In the semiconductor laser of FIG. 2 the first and second single crystalline layers 2 and 3 are formed, which reduces the number of lattice defects and/or residual stresses to thereby form a clad layer 7 having a flatter-surface. This also provides the well layer 9 of Ga1-zInzN having a high In mole fraction z in a range of 0.15 through 0.30 to thereby realize a semiconductor laser that emits a light beam having a long wavelength and requires a reduced threshold current. Of course, the well layer 9 may be made of Ga1-zInzN (0≦z≦0.30).

In contrast, the conventional nitride semiconductor laser has a problem that InN having larger lattice constant than GaN will be segregated from GaInN well layer 9, due to lattice defects and stress of underlying layer. Thus, the Ga1-zInzN well layer having a In mole fraction z more than 0.15 is difficult to obtain and hence a blue light semiconductor lasers having improved characteristics are difficult to obtain.

Ranges of the composition and thickness of the second single crystalline layer 3 will be discussed next. In the nitride compound semiconductor laser of FIG. 2, the Al mole fraction x of the second single crystalline layer 3 made of AlxGa1-xN is 0.9, and the thickness is made 1.5 μm. These values may be replaced with other values, and the ranges of those values will be described next with reference to FIGS. 3 and 4.

FIG. 3 shows a relationship between Al mole fraction x of the second single crystalline layer 3 of the FIG. 2 laser and density of cracks produced in its active layers 9 and 10. The second single crystalline layer 3 has a thickness of 1.5 μm in this case. It will be seen in FIG. 3 that few cracks are produced as long as the Al mole fraction of the second single crystalline layer 3 is in a range of 0.85 through 0.95. It will be also seen that if the Al mole fraction is less than 0.8 or more than 0.97, the crack density will increase extremely. It also will be seen that as a result the Al mole fraction x of the second single crystalline layer 3 should be in a range of 0.80 through 0.97, and preferably, 0.85 through 0.95.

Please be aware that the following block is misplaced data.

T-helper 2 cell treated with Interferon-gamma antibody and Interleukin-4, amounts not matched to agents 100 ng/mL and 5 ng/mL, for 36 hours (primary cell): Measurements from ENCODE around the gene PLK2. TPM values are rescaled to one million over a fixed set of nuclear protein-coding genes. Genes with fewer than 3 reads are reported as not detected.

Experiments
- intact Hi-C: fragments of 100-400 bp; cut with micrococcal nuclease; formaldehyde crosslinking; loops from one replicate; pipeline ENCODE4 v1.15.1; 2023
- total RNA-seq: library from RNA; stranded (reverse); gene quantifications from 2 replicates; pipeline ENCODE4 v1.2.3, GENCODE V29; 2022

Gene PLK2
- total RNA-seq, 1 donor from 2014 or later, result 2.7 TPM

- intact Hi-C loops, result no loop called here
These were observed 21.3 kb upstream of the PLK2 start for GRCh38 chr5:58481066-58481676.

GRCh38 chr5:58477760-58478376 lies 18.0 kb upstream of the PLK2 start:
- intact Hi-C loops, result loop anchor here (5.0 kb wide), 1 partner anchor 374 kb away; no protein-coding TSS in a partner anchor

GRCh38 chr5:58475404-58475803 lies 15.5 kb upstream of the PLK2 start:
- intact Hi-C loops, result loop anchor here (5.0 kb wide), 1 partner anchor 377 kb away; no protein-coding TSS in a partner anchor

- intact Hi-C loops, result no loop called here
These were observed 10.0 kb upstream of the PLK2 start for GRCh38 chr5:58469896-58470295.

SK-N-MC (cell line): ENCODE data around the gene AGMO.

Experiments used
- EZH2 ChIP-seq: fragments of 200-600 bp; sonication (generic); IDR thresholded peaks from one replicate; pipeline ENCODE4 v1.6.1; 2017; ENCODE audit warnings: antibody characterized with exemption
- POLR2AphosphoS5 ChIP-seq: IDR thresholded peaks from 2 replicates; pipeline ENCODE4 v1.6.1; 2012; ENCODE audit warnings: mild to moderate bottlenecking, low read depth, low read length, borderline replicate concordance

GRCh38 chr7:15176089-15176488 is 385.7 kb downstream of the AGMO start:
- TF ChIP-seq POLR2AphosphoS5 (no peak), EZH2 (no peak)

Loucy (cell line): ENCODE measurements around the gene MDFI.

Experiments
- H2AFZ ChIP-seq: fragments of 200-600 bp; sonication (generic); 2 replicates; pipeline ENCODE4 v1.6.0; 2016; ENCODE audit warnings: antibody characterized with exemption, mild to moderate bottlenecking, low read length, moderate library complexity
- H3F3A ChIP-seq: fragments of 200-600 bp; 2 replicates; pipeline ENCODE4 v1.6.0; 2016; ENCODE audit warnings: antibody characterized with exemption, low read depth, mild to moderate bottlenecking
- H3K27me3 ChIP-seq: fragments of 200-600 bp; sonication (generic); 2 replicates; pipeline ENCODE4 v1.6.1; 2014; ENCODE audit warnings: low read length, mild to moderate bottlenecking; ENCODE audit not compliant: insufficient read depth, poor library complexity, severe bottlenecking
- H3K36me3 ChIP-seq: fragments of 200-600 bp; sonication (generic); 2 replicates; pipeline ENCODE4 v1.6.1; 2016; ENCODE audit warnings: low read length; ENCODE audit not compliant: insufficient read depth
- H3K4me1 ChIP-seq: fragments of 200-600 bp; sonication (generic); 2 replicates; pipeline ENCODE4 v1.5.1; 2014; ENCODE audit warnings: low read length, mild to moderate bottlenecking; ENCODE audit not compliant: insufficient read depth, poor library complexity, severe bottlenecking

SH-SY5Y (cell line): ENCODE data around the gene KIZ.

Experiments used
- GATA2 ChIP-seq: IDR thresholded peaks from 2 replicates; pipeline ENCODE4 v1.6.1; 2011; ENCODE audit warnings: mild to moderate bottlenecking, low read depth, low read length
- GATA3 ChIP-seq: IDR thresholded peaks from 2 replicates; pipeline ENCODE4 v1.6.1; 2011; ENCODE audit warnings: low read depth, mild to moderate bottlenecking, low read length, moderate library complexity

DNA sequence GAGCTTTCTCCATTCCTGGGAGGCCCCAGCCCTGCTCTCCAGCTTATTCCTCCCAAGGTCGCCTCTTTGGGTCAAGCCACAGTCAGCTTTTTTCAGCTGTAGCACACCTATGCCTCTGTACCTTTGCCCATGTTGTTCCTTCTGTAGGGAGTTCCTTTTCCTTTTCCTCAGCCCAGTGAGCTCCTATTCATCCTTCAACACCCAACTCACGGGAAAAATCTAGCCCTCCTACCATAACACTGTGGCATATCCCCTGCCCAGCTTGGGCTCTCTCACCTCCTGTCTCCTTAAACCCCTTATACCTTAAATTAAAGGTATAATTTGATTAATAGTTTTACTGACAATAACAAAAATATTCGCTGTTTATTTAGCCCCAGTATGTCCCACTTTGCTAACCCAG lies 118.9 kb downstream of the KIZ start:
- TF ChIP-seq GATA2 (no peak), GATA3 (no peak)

FIG. 4 shows a relationship between thickness of the second single crystalline layer 3 and density of threading dislocations in the active layers 9 and 10. It will be seen in FIG. 4 that if the thickness of the second single crystalline layer 3 is less than 0.7 μm, the number of threading dislocations starts to increase and that if the thickness of the second single crystalline layer 3 is less than 0.3 μm, the dislocations reducing effect is substantially nulled. It will also be known that if the thickness is more than 3.0 μm, the dislocations density increases due to production of microcracks and that if the thickness is more than 6.0 μm, the number of threading dislocations increases extremely due to production of the macrocracks. It is found according to the inventor's experiments that when the thickness of the second single crystalline layers 3 is in a range of 1.0 through 2 μm, good crystals could be grown reproducibly on the second single crystalline layers 3. It will also be seen that as a result the thickness of the second single crystalline layer 3 should be in a range of 0.3 through 6.0 μm, preferably 0.7 through 3.0 μm, and more preferably 1.0 through 2.0 μm.